3 ways listening benefits the listener
Here are three ways listening benefits the listener:
1. Reciprocal, trust-filled relationships
Human beings absolutely need to be in honest, meaningful relationships with one another. We need to be able to feel safe enough to be able to tell someone who we really are. We only feel safe enough to do that when someone listens to us skillfully. Once they feel safe with us, they often extend that safety back to us, allowing us the opportunity to share who we truly are. Healthy relationships built upon Christian Listening Skills™ are often reciprocal, the intimacy and trust passed back and forth.
2. Brain changes
An interesting result from a study done on people who answered a helpline for people with a life threatening disease showed that the helpline listeners benefited the most from the conversations, contrary to what one would expect. Their brains had a lot of positive changes. Listening grows our brains (and hearts and souls)!
3. Leadership development
Christian Listening Skills™ help the listener develop leadership traits. The beloved late Catholic priest Henri Nouwen said, “leadership, for a large part, means to be led.” We can only be led to the extent that we can listen. Or put another way, we can only lead to the extent that we can listen.
Christian Listening Skills improve relationships, but they can also improve churches. At the core of the Christian faith is Christian fellowship. With church membership on the decline, teaching Christian Listening Skills™ could bolster the appeal and strength of churches. Churches could become the fount of strength, hope, and health that they are intended to be. Another benefit of Christian Listening Skills™ is that we learn how to improve our ability to discern the voice of God in our lives.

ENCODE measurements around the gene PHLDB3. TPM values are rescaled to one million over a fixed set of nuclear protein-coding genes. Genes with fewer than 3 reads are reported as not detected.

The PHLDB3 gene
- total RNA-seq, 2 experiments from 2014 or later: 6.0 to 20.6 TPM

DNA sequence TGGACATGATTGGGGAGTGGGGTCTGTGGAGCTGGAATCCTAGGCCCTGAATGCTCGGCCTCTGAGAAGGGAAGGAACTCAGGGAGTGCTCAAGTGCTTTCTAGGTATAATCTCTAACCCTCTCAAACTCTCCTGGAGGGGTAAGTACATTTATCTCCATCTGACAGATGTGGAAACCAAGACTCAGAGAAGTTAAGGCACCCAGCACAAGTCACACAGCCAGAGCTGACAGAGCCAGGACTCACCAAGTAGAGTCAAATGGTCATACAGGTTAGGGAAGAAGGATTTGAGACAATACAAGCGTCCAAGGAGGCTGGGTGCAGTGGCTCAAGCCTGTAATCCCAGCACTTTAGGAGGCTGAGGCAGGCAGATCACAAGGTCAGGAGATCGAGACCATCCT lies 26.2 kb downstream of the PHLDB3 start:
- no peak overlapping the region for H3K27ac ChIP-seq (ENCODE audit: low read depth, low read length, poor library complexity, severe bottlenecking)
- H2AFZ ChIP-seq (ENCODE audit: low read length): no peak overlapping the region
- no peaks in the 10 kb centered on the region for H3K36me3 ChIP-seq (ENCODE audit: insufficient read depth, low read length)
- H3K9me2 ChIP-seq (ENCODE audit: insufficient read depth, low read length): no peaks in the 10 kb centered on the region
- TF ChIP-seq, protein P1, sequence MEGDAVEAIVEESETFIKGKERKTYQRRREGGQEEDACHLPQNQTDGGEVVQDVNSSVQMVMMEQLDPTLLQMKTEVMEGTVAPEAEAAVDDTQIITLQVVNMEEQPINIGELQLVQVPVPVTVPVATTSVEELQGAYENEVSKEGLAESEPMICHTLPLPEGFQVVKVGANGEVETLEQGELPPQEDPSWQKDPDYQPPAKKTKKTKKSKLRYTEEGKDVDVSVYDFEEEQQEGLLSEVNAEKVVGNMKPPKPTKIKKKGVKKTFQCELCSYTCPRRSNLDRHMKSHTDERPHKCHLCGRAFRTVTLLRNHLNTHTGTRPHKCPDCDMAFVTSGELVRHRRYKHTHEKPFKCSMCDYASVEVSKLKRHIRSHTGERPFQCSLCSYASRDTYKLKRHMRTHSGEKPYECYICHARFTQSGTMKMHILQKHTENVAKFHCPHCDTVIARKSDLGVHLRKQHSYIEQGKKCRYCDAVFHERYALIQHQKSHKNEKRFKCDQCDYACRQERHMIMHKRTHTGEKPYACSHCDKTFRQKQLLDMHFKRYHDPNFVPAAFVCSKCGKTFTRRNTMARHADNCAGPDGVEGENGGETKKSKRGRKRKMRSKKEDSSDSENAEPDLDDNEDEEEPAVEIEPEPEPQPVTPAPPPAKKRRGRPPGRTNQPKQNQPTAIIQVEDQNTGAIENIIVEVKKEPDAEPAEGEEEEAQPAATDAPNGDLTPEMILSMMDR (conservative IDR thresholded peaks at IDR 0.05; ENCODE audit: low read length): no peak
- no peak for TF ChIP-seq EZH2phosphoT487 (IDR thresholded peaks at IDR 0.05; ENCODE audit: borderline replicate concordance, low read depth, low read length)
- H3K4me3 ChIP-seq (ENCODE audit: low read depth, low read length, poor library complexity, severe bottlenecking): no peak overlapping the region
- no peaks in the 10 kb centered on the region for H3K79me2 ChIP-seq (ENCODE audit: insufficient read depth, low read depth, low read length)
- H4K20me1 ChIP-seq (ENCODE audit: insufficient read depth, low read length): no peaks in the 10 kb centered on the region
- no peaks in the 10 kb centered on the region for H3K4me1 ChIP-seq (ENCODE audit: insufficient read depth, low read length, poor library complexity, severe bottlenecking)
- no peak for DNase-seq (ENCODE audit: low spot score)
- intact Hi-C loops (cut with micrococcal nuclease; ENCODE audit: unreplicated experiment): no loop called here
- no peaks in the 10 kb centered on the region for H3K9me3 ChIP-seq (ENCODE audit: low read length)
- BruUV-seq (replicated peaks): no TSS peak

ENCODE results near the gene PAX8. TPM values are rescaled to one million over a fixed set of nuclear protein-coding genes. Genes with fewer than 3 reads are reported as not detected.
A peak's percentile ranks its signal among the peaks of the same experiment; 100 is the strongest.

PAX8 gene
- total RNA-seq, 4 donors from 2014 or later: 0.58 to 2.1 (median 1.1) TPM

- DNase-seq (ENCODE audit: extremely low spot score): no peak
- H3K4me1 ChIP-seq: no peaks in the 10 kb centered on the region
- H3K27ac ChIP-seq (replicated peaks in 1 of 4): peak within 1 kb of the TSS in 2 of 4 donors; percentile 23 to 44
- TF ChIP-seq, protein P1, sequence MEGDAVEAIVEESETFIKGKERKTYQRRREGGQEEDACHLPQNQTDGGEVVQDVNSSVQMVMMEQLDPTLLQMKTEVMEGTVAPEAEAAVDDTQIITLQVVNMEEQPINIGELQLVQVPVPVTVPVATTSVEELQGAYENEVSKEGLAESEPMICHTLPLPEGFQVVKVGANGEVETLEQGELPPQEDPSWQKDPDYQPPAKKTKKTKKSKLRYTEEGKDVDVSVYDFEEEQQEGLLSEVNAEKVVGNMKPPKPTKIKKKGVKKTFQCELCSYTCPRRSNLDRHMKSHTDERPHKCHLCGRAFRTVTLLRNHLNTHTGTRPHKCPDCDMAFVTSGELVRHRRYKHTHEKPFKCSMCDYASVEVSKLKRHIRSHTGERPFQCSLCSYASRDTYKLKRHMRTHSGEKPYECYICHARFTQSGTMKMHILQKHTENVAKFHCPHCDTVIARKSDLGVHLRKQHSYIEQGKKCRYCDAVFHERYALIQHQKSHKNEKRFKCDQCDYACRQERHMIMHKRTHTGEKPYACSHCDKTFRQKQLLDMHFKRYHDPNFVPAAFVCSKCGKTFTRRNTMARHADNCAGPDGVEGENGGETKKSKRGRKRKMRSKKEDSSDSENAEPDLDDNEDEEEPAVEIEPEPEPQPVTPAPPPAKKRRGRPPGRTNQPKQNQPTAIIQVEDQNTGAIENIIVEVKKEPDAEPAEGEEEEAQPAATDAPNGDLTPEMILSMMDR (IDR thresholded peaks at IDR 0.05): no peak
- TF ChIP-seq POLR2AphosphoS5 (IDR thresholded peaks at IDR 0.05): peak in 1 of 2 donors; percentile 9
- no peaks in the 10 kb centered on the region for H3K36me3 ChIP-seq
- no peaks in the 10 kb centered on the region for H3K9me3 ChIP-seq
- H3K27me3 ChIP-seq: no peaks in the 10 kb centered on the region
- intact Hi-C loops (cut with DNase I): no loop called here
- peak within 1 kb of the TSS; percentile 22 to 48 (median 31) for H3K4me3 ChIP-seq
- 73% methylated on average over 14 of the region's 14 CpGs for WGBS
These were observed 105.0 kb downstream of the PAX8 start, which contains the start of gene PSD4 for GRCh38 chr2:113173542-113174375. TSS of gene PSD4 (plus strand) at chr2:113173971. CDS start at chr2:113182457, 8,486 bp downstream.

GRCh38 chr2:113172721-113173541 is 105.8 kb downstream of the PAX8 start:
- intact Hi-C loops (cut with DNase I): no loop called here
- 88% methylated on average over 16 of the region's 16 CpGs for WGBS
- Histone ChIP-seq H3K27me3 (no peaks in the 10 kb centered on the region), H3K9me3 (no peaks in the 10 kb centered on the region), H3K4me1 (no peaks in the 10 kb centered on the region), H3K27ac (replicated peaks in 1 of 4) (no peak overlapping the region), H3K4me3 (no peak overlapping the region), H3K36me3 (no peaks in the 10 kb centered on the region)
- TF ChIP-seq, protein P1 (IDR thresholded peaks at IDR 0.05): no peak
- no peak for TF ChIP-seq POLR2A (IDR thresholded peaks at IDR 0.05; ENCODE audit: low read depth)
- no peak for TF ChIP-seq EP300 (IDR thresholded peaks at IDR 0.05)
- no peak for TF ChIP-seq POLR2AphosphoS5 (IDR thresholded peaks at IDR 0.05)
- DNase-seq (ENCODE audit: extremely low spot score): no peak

Common listening mistakes
With the dawn of the screen age and the need for Christian drug addiction recovery, more than ever, we all need to learn how to listen better. As our lives become more frenetic and less connected on a meaningful level, it is vital to our health to improve our listening skills and, therefore, our relationships. What are some of the common listening mistakes that Christian Listening Skills™ address? Here is a sampling:
- Giving unasked for advice
- Making others wrong
- Putting others on the defensive
- Stealing the conversation
- One-upping with our own story
- Shaming others
- Ignoring others
- Multi tasking
- Expressing anger or frustration
- Finishing sentences for others
- Pretending to listen
- Overlooking emotional content
Christian 12 Step programs have blossomed in the past decades around the country. Churches now have the opportunity to change the face of human history by teaching Christian Listening Skills™ in small groups in order to foster better individual, family and community health, and at the same time, improve Christian leadership. At no other time in history have human beings needed churches to step up and step in to change the rising tide of a society that is losing its ability to meaningfully connect with one another and therefore spiralling down into depression, anxieties and addictions.